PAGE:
Toys have a playing purpose as well as a multi-functional dimension, as they relate to visual communication since their representations lead to unexpected practices by the child, which stimulates designers to be constantly exploring new ways of presenting their narratives to a double-audience of both parents and children. This article investigates how the discourse of toy campaigns has changed over the last decade, by focusing on the verbal and visual features of contemporary toy campaigns. It draws on the social semiotic approach of Kress & van Leeuwen (2006) for the images’ analyses and on cultural studies (BROUGÈRE, 2014) to provide a broader view on the issues of diversity, representation and inclusion. The analyses suggest that as diversity and the gradual breaking of gender boundaries have gained more visibility in children’s media, we have been witnessing the disruption of existing narratives traditionally conceived in toy lines and campaigns.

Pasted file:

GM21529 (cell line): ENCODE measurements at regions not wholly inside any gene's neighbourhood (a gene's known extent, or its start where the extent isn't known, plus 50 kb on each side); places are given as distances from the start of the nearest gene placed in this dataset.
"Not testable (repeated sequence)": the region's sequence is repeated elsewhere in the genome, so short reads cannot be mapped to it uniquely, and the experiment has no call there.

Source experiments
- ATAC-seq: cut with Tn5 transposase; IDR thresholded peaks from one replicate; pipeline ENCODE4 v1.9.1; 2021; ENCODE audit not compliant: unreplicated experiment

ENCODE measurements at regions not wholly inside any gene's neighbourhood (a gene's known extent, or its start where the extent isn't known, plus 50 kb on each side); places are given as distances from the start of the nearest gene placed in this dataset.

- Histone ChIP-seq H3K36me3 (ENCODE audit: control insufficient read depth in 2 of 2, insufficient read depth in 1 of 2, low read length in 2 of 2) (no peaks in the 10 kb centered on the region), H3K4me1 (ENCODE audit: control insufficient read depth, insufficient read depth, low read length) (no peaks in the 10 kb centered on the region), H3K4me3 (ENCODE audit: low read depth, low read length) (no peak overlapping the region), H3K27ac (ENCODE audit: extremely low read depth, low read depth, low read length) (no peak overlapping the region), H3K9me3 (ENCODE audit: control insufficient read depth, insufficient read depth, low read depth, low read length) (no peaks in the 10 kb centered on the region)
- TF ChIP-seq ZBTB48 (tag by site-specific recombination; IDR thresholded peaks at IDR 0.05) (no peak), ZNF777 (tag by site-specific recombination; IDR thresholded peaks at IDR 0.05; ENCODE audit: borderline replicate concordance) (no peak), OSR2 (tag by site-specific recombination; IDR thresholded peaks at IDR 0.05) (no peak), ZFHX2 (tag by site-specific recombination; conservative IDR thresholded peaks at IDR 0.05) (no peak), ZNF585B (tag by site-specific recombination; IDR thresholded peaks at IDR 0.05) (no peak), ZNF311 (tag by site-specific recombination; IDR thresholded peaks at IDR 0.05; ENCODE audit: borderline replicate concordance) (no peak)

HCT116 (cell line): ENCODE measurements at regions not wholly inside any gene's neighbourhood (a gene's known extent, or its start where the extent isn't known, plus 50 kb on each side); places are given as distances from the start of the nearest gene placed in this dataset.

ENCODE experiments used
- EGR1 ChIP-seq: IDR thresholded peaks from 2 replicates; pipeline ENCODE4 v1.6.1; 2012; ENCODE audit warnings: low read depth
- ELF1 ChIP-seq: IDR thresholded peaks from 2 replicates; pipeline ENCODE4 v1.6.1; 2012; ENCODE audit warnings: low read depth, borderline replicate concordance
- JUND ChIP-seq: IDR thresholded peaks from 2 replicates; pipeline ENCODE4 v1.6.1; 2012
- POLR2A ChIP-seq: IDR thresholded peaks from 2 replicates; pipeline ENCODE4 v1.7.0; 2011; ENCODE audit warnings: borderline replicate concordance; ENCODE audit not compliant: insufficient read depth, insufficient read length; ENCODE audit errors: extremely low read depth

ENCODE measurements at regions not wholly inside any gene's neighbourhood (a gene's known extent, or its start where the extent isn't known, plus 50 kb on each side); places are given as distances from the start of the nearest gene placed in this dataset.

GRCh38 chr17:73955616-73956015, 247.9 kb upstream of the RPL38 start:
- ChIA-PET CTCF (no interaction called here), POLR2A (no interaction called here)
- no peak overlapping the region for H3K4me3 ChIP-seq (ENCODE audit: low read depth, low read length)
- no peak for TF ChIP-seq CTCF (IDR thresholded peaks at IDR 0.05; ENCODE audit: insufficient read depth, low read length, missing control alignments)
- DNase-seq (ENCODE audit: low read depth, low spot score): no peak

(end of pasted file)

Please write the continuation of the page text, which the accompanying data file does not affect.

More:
Toy; Campaign; Diversity; Narrative; Multimodality.